I’m seeing some parallels between yesterday’s reading and today’s readings.
In 2 Samuel, David starts to gain strength. Saul is dead. Israel, divided into Judah and everyone else, looks to make David the one king over all. Abner, formerly commander of Saul’s troops, comes to offer peace terms to David. Joab, leader of David’s men, lures him back under false pretenses and kills him. Turns out Joab and his brother Abishai were still sore about Abner killing their brother Asahel. Whew!
David decides not to punish Abner for this. He says: “I vow by the Lord that I and my kingdom are forever innocent of this crime against Abner son of Ner. Joab and his family are the guilty ones. May the family of Joab be cursed in every generation with a man who has open sores or leprosy or who walks on crutches or dies by the sword or begs for food!” (2 Samuel 3:28-29).
And Abner gets to live and continue to lead David’s hordes, along with his accomplice and brother, Abishai.
In the next chapter, Ishbosheth, Saul’s last living son and heir to the throne, is murdered by 2 random others. Triumphant, they present Ish’s head to David: “Here is the head of Ishbosheth, the son of your enemy Saul who tried to kill you. Today the Lord has given my lord the king revenge on Saul and his entire family!” (2 Sam. 4:8). Because David had nothing to do with that particular coup and no desire to gain the kingdom by treachery, he has both assasins killed. David had their hands and feet cut off to emphasize their heinous act’s impotence and hung their bodies by the pool in Hebron (v.12).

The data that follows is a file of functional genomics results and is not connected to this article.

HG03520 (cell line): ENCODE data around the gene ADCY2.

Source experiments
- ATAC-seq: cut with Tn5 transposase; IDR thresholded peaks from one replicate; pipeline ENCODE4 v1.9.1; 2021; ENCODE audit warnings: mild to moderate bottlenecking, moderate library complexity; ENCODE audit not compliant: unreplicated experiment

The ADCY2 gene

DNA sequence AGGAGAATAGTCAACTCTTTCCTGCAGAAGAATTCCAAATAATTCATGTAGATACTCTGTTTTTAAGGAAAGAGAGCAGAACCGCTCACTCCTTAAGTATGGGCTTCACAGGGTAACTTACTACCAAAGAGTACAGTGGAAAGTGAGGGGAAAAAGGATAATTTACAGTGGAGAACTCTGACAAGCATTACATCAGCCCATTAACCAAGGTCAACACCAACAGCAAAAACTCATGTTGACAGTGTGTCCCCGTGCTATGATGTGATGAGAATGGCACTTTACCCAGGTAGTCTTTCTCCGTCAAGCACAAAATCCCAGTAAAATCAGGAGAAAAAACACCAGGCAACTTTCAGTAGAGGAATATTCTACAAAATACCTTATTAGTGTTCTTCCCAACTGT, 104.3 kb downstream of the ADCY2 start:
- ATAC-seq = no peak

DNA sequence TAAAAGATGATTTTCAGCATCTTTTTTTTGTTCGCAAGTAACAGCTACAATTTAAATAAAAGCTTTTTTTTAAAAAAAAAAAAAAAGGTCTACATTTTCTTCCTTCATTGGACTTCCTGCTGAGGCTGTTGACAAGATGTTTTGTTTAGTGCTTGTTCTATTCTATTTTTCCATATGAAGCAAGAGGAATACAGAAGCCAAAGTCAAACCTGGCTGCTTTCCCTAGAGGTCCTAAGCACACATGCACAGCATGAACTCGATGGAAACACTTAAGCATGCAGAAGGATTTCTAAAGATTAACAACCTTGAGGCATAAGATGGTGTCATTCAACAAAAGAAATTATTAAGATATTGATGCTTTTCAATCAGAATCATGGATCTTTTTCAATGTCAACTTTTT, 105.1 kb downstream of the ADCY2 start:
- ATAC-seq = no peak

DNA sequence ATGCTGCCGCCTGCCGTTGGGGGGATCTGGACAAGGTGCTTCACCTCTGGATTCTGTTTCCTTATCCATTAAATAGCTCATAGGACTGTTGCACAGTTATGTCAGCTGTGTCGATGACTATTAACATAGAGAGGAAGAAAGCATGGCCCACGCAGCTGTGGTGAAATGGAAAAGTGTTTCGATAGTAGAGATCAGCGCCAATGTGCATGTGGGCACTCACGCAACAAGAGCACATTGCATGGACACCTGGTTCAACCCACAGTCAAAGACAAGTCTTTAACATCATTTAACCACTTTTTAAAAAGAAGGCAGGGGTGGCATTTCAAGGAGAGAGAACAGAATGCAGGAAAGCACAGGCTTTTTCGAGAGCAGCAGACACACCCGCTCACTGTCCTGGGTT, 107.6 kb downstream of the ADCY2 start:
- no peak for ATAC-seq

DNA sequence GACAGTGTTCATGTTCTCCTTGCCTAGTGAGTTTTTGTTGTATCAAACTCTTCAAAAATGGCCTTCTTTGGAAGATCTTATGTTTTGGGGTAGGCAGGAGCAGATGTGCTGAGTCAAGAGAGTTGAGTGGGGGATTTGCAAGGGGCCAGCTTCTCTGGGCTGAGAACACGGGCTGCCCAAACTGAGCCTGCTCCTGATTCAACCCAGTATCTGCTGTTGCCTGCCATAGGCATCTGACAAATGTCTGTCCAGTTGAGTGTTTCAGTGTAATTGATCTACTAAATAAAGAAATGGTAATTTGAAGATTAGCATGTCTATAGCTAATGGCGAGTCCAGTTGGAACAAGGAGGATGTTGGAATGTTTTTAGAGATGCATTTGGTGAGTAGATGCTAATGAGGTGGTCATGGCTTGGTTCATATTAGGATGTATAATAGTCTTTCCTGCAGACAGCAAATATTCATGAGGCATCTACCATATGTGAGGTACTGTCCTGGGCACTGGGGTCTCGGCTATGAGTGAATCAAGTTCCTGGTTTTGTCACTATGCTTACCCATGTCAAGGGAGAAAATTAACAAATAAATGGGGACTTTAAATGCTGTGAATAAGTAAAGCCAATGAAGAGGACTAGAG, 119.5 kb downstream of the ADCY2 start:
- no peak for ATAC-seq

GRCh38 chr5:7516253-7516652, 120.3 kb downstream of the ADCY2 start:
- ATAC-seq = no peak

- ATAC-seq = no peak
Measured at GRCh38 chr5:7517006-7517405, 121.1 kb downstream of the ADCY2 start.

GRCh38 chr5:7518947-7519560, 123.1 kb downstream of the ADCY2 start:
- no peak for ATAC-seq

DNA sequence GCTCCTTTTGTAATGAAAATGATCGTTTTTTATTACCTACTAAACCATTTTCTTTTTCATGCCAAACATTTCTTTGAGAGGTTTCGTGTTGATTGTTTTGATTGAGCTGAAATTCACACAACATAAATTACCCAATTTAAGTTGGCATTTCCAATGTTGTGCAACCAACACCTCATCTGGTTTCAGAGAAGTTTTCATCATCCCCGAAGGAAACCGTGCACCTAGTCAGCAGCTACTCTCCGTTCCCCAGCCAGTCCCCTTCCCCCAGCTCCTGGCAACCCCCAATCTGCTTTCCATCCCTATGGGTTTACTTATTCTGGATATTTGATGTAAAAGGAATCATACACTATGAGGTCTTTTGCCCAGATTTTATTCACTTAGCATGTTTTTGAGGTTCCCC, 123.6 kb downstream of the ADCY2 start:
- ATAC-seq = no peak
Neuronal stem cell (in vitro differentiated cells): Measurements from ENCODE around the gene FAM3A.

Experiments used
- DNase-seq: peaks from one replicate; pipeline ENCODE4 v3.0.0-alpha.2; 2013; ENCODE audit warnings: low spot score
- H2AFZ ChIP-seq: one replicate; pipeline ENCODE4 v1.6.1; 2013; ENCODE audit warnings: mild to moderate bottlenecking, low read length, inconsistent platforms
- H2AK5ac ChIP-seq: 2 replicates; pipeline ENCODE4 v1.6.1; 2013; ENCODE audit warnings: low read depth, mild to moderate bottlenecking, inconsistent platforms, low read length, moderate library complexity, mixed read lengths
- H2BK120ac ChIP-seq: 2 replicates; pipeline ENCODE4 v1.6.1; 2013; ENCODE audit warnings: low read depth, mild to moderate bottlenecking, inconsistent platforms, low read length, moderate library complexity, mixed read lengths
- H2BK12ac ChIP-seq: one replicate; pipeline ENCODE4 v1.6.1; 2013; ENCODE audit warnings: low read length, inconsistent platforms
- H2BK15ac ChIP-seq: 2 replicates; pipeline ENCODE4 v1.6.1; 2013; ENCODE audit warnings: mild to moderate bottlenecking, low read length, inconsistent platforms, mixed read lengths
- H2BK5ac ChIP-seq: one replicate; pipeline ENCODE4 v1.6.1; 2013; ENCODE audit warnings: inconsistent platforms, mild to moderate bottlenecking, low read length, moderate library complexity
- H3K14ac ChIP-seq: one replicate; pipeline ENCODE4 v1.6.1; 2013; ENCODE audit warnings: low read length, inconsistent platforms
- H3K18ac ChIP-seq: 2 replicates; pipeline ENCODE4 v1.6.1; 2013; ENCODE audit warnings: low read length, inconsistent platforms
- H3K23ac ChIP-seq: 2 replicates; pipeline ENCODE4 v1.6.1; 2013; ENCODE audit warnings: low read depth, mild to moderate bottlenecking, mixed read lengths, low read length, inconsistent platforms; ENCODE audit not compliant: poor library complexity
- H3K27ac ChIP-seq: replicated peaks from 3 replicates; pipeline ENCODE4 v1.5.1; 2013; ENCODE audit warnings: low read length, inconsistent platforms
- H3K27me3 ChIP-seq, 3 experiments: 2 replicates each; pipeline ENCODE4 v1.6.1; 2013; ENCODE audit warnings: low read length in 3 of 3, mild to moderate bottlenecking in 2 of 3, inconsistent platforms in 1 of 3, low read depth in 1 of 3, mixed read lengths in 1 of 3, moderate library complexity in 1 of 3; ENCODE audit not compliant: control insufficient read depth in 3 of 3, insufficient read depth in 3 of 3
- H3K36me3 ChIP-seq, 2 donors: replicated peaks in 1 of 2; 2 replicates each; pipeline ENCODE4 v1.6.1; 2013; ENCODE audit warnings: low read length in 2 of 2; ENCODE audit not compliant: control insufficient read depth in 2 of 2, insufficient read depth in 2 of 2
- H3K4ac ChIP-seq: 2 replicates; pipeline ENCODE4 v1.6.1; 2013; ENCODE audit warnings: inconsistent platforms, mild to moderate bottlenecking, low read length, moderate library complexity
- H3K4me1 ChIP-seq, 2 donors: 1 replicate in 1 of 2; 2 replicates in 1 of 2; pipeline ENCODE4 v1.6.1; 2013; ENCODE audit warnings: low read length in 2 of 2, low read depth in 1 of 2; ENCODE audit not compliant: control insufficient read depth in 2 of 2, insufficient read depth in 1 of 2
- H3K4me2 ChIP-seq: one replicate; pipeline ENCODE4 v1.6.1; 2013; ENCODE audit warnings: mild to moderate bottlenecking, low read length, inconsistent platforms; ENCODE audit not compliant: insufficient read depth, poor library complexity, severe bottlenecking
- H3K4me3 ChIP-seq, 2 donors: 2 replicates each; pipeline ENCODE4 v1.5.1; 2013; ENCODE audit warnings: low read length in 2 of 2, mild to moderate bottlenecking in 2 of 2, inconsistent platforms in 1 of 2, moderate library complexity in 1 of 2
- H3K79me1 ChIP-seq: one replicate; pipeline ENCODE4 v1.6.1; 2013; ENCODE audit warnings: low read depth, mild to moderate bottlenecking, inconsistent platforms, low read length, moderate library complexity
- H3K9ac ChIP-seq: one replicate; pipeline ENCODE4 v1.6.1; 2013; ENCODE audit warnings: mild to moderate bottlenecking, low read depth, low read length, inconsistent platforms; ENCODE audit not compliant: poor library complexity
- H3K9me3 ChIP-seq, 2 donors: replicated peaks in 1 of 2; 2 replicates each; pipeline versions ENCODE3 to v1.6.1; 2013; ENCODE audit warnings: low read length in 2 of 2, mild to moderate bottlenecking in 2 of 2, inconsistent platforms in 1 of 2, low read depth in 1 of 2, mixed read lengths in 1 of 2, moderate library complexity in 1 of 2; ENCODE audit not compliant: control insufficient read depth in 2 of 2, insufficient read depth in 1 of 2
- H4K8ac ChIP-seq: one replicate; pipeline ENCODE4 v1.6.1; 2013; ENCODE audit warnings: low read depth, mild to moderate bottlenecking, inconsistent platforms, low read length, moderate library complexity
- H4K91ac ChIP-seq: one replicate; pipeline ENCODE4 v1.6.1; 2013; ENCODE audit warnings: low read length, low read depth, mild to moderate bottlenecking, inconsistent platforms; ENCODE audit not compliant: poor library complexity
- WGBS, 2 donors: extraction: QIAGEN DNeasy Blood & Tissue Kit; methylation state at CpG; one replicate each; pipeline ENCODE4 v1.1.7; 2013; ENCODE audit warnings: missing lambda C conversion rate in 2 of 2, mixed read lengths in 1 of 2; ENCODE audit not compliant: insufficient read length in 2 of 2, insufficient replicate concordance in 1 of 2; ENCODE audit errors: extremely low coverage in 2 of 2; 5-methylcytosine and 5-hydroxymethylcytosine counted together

Ishbosheth’s death seals David’s rule. David is crowned king in 2 Samuel 5. But this is not how David would have done it. David mourned the death of Abner as well as the death of Saul and his covenant friend, Saul’s son Jonathan. I wonder if David ever thought, If only I could rule without armies or subjects! Why didn’t God intervene? Why was there so much bloodshed necessary?
Skipping ahead to day’s reading in John 12, Mary anoints Jesus’ feet with costly perfumed oil. She wipes his feet with her hair. The scripture says the house was filled with the fragrance (12:3). What a beautiful act of love!
Judas Iscariot didn’t think so. “That perfume was worth a year’s wages. It should have been sold and the money given to the poor,” he gripes (v.5). Not that he cared about the poor. He liked to dip his hand into the till and help himself.
We know Judas is key in Jesus’ betrayal a few chapters later. And Jesus knows Judas will do it. Jesus must also have known Judas stole from the poor, too. But Jesus does nothing about it. Judas was part of the original 12 disciples. Couldn’t Jesus have excluded him. “Oh, God, you know this one’s a rotten apple. Next!”
I can really see God’s plan continually moving forward despite us flawed humans in the mix. We add so much baggage. Ambition. Greed. Intrigue. Betrayal. They’re part of the human story and all mixed up in God’s story of love and redemption. David sometimes left vengeance up to God to decide, trying to hear God’s voice in the melee. Jesus listened to the Father’s voice in all He said and did on earth, carrying out the plan to restore mankind to God. Our free will gums up the works sometimes. We aren’t so different from these folks. Maybe our methods aren’t quite as drastic. Still…We try to hurry things along already. Make it so, Number 1! But our maneuvering can’t stop the plan.
Now we see things imperfectly as in a poor mirror, but then we will see everything with perfect clarity.All that I know now is partial and incomplete, but then I will know everything completely, just as God knows me now. ~ I Corinthians 13:12